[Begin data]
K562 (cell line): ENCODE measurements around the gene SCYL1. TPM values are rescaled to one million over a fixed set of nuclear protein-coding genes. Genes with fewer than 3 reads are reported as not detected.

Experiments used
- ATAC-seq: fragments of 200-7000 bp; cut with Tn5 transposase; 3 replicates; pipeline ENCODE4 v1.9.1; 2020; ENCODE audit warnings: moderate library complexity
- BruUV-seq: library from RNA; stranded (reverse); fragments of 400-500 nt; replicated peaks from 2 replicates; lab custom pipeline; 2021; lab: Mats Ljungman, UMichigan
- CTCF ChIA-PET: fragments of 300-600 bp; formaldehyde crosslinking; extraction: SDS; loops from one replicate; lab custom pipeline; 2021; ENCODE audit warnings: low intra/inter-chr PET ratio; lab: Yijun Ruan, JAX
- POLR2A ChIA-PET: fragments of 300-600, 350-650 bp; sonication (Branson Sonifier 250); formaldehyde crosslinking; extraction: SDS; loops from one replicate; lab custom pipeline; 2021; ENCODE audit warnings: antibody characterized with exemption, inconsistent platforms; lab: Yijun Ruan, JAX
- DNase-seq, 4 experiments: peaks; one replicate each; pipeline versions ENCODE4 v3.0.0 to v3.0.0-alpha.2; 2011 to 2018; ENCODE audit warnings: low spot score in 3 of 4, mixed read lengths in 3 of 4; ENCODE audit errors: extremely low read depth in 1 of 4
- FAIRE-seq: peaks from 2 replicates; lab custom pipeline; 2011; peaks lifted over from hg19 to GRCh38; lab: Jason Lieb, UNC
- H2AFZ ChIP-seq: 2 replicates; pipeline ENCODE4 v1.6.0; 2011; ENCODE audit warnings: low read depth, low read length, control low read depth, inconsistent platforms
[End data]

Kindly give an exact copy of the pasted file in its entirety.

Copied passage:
K562 (cell line): ENCODE measurements around the gene SCYL1. TPM values are rescaled to one million over a fixed set of nuclear protein-coding genes. Genes with fewer than 3 reads are reported as not detected.

Experiments used
- ATAC-seq: fragments of 200-7000 bp; cut with Tn5 transposase; 3 replicates; pipeline ENCODE4 v1.9.1; 2020; ENCODE audit warnings: moderate library complexity
- BruUV-seq: library from RNA; stranded (reverse); fragments of 400-500 nt; replicated peaks from 2 replicates; lab custom pipeline; 2021; lab: Mats Ljungman, UMichigan
- CTCF ChIA-PET: fragments of 300-600 bp; formaldehyde crosslinking; extraction: SDS; loops from one replicate; lab custom pipeline; 2021; ENCODE audit warnings: low intra/inter-chr PET ratio; lab: Yijun Ruan, JAX
- POLR2A ChIA-PET: fragments of 300-600, 350-650 bp; sonication (Branson Sonifier 250); formaldehyde crosslinking; extraction: SDS; loops from one replicate; lab custom pipeline; 2021; ENCODE audit warnings: antibody characterized with exemption, inconsistent platforms; lab: Yijun Ruan, JAX
- DNase-seq, 4 experiments: peaks; one replicate each; pipeline versions ENCODE4 v3.0.0 to v3.0.0-alpha.2; 2011 to 2018; ENCODE audit warnings: low spot score in 3 of 4, mixed read lengths in 3 of 4; ENCODE audit errors: extremely low read depth in 1 of 4
- FAIRE-seq: peaks from 2 replicates; lab custom pipeline; 2011; peaks lifted over from hg19 to GRCh38; lab: Jason Lieb, UNC
- H2AFZ ChIP-seq: 2 replicates; pipeline ENCODE4 v1.6.0; 2011; ENCODE audit warnings: low read depth, low read length, control low read depth, inconsistent platforms